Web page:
Writers » GEORGE MOORE
George Augustus Moore was an Irish writer, poet and dramatist who is credited for being the leading influence on naturalism in English and Irish writing during the late 19th century. A versatile writer who boldly broke away from the Victorian norms of his times, he often wrote about controversial topics like sex, adultery, prostitution, homosexuality, etc. During his younger days, Moore wanted to be a painter but later on his interest turned to writing. He began his writing career as a poet with ‘The Flowers of Passion’, a collection of lyrical poems. But he was forced to withdraw the book from the circulating libraries after some critics reviewed it negatively as the contents of the poems could offend moral puritans. His first novel, ‘A Modern Lover’, depicted the affairs and love life of a painter in a realistic manner. The novel received positive reviews, but also created much controversy due to its subject matter. Undaunted, he went on to publish another novel, ‘A Mummer's Wife’ which dealt with the issues of adultery and extramarital affairs. This book was also criticized for its explicit content, prompting Moore to raise his voice against the prudish censorship of the circulating libraries. The legendary poet and novelist, James Joyce regarded Moore as his greatest influence.
At the age of 21 he moved to Paris and studied art at Academie Jullian. In Paris he met many important artists and writers like Degas, Renoir, Pissarro, Mallarme, and Emile Zola.
Gradually his interest shifted to writing from painting and he brought out his first collection of poems, ‘The Flowers of Passion’ in 1877.
Due to financial problems at home, he was forced to return to England in 1879.
The young George Moore was greatly influenced by the contribution of French writer Emile Zola to the literary movement of naturalism and introduced an element of naturalism into his first novel, ‘A Modern Lover’ published in1883.
His second novel, ‘A Mummer’s Wife’ was published in 1885, followed by ‘A Drama in Muslin’ in 1886 and ‘A Mere Accident’ in 1887.
He was a bold writer who unabashedly wrote about issues like sexuality, adultery, extra marital affairs and homosexuality in a realistic manner. Initially his work was met with much harsh criticism, but over a period of time people began to develop a taste for realism and his works became popular.
He also wrote many articles on literature and art for magazines along with poems and novels.
His memoir, ‘The Confessions of a Young Man’ was published in French in 1886 and in English in 1888. It told of his experiences as a young artist and writer in Paris.
His most celebrated novel, ‘Esther Waters’ came out in 1894. It revolved around the life of a young unwed mother and became an instant hit. The book brought him fame and financial security.
He published a collection of short stories ‘Celibates’ in 1895 and followed it with a pair of musical novels, ‘Evelyn Innes’ (1898) and ‘Sister Teresa’ (1901).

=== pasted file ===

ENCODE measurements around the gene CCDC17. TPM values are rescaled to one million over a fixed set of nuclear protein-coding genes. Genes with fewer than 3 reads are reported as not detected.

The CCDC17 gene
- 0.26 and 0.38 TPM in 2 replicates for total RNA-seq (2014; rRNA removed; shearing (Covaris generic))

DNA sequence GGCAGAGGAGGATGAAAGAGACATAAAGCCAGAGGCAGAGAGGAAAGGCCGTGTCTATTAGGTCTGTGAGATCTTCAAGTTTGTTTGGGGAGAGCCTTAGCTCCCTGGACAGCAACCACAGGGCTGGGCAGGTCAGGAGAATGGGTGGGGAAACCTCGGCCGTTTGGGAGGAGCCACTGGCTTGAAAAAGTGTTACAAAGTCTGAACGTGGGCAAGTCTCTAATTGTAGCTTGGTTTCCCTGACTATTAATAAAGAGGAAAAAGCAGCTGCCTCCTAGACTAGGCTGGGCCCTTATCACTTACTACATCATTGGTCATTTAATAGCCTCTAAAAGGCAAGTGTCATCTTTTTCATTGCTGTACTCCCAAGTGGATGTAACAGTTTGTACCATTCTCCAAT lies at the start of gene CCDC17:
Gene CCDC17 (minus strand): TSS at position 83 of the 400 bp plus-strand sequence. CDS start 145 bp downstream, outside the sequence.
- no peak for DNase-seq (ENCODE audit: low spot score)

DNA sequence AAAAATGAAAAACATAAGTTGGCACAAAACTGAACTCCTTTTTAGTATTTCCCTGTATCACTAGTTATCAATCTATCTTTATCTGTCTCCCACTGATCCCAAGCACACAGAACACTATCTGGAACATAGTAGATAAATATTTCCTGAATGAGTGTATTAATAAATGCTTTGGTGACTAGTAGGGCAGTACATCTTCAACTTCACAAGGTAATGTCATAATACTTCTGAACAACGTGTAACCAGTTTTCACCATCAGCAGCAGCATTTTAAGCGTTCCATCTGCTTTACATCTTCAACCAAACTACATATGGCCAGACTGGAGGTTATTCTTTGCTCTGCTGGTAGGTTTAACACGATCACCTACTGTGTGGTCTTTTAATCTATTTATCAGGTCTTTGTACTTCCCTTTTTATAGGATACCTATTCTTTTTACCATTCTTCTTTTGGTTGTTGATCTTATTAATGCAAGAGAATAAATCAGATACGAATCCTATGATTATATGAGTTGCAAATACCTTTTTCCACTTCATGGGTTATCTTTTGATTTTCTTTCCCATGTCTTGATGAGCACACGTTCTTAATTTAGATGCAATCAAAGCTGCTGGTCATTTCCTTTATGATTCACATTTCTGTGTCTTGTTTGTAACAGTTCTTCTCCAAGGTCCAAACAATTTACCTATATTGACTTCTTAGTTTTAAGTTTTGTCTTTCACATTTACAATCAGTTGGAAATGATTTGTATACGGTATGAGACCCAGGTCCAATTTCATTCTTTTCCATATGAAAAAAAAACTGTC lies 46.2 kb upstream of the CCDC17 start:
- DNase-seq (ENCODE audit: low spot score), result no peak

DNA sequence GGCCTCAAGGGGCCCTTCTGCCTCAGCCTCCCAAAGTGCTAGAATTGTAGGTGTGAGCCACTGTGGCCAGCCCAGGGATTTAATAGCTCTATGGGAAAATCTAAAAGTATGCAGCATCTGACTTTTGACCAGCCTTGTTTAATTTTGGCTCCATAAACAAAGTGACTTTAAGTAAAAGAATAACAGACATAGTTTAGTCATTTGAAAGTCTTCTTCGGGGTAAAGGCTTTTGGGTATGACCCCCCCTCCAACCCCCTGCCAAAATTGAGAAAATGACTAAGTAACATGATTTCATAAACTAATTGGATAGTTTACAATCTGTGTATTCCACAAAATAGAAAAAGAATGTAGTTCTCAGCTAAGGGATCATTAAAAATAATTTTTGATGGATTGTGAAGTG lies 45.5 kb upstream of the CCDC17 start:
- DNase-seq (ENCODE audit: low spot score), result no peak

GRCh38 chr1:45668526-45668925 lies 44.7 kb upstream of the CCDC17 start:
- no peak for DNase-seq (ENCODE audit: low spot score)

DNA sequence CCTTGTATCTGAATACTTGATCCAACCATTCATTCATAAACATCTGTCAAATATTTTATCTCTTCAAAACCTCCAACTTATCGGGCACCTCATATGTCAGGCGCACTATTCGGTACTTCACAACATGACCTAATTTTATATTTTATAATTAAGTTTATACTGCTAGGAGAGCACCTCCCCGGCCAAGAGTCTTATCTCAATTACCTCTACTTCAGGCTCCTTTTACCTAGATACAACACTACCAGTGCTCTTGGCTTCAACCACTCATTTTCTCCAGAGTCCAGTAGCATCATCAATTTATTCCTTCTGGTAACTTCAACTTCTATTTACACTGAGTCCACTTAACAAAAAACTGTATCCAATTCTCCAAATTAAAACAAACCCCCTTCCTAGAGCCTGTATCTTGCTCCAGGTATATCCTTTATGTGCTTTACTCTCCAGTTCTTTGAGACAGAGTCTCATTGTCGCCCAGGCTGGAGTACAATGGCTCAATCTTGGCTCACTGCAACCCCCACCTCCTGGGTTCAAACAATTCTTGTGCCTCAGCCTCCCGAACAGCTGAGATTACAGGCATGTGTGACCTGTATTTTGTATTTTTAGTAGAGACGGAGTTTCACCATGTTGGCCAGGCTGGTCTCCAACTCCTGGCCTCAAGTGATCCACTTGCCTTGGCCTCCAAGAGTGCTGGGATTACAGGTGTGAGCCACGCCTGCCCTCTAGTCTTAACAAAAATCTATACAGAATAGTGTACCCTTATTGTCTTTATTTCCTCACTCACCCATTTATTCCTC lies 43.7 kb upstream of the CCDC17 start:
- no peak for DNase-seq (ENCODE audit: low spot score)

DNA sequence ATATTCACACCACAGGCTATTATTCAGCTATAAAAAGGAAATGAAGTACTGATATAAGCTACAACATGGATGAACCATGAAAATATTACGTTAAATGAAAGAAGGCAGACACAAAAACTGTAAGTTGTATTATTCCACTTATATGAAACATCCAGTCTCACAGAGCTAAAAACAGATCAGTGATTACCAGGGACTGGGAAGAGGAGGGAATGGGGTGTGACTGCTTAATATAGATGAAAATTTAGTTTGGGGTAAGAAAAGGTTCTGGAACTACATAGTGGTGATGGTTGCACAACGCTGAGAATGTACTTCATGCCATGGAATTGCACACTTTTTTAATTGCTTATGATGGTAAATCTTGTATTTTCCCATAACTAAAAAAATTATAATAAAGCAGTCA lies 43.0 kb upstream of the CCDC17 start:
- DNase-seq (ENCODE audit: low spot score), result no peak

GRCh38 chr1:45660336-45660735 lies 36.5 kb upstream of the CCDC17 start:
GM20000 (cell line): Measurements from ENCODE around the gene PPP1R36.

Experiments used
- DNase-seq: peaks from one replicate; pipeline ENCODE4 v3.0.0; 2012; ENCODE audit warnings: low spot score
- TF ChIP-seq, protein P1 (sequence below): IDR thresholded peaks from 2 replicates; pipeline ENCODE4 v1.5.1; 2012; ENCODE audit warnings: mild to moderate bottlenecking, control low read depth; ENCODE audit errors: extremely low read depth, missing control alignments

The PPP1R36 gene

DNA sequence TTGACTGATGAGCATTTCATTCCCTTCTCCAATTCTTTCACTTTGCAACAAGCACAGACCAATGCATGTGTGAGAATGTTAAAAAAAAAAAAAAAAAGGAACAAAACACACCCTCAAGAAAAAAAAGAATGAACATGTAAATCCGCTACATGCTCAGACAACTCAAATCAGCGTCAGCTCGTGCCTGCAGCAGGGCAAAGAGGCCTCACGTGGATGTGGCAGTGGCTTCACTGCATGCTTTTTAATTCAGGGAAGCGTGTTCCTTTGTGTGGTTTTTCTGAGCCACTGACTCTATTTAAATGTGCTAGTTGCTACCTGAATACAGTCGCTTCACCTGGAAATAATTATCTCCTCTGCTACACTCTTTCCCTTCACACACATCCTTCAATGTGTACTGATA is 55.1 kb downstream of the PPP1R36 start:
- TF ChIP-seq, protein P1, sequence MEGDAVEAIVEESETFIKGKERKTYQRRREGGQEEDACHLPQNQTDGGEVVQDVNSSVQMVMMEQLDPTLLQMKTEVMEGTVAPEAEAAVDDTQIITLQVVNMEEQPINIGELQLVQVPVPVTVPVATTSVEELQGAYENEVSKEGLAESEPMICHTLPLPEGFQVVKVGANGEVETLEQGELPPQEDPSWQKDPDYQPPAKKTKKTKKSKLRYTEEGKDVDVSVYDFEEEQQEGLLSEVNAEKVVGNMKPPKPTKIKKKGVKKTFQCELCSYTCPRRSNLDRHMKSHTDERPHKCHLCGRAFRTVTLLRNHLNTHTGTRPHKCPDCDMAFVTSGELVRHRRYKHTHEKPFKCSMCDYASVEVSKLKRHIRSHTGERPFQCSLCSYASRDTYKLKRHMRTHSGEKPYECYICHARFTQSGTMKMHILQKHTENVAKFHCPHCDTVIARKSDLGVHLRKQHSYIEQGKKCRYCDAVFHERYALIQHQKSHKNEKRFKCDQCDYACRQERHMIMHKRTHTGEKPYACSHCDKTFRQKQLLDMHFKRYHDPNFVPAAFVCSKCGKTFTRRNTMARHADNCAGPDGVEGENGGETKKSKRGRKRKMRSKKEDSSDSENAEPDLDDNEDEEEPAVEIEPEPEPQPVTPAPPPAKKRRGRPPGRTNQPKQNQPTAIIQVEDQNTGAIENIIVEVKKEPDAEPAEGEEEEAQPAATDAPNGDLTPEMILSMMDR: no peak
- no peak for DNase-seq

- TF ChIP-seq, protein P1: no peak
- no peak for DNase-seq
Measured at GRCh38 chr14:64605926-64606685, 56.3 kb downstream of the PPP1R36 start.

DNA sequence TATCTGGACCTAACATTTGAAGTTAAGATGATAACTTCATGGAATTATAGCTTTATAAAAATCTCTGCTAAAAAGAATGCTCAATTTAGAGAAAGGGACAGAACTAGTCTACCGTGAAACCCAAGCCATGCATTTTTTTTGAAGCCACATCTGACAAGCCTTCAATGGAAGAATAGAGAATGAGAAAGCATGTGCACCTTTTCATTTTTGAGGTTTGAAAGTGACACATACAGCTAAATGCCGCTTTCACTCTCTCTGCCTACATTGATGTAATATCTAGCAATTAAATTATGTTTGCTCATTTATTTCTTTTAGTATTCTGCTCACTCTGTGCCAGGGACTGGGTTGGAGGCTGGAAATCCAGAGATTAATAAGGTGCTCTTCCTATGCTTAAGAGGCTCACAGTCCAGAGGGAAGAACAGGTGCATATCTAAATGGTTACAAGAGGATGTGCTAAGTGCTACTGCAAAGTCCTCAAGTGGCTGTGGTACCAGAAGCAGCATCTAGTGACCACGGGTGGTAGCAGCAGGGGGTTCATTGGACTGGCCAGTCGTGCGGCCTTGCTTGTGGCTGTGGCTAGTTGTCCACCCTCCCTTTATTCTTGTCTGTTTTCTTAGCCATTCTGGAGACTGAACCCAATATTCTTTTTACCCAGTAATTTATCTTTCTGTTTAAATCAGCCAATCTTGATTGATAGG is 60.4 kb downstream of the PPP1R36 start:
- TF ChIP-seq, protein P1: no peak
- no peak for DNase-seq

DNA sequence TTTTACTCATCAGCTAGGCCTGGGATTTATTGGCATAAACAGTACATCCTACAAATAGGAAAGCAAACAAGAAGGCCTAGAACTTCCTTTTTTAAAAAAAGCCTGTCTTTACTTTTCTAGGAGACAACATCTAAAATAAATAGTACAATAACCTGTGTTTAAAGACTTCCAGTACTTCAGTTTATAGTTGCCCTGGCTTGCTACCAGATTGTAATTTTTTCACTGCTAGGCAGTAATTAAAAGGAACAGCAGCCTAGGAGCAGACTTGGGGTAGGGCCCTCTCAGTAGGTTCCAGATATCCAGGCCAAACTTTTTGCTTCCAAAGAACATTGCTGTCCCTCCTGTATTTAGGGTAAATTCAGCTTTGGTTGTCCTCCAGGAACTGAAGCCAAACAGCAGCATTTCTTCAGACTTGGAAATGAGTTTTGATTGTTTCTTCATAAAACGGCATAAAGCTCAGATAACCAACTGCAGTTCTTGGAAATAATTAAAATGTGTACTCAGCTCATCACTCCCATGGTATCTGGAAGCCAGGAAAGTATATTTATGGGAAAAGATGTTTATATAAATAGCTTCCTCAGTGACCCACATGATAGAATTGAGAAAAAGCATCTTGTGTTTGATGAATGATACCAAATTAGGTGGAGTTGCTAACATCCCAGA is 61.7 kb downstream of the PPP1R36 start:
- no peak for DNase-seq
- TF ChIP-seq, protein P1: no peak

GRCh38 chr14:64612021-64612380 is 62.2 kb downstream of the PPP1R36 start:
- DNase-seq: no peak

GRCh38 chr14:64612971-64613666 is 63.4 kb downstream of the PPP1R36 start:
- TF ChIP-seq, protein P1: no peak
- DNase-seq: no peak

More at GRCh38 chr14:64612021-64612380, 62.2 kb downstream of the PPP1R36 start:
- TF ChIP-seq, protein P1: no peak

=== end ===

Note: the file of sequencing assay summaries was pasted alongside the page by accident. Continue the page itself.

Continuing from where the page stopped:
He moved to Ireland in 1901 and worked with W.B.Yeats to establish an Irish National Theatre. Moore and Yeats co-wrote a poetic play, ‘Diarmuid and Grania’ which was staged by the theatre. The theatre also staged Moore’s play ‘The Strike at Arlingford’ which he had written in 1893.
Over the next few decades, he published numerous other novels and collections of short stories, these include: ‘The Untilled Field’ (1903), ‘Elizabeth Cooper’ (1913), ‘A Story-Teller's Holiday’ (1918), ‘Pure Poetry: An Anthology’ (1924) and ‘The Making of an Immortal’ (1927).
His memoir, ‘The Confessions of a Young Man’ is considered one of his notable works for its realistic depiction of life in Paris during the 1870’s and 80’s. Moore wrote about the emerging French impressionism and gave insightful literary criticisms of various authors.
His novel ‘Esther Waters’, published in 1894 is his most famous work. The novel is about a poor, unwed mother who faces various social challenges and di
George Moore was born to Mary Blake and her politician husband, George Henry Moore who was also a founder of the Catholic Defence Association. He enjoyed reading as a child and loved to explore the outdoors with his brother and friends.
His father sent him to St. Mary’s College, a catholic boarding school to acquire formal education. But, he was unhappy with the school and spent his time reading novels and poems instead of concentrating on his studies. He was expelled from the school in 1867 for his laziness.
The family moved to London in 1868 due to his father’s job, and he was sent to attend the School of Art in the South Kensington Museum. There also his performance was unsatisfactory and his father was thoroughly disappointed with him.
His father died in 1870 and he inherited his vast property. After handing over the estate to his brother in 1873, he left for Paris to study art.
Moore never married, but was in a relationship with Maud, Lady Cunard. It is rumoured that Moore was the father of her daughter, Nancy, though there is no documented proof to validate this claim.
He suffered from kidney problems during his old age and died in 1933 at the age of 80.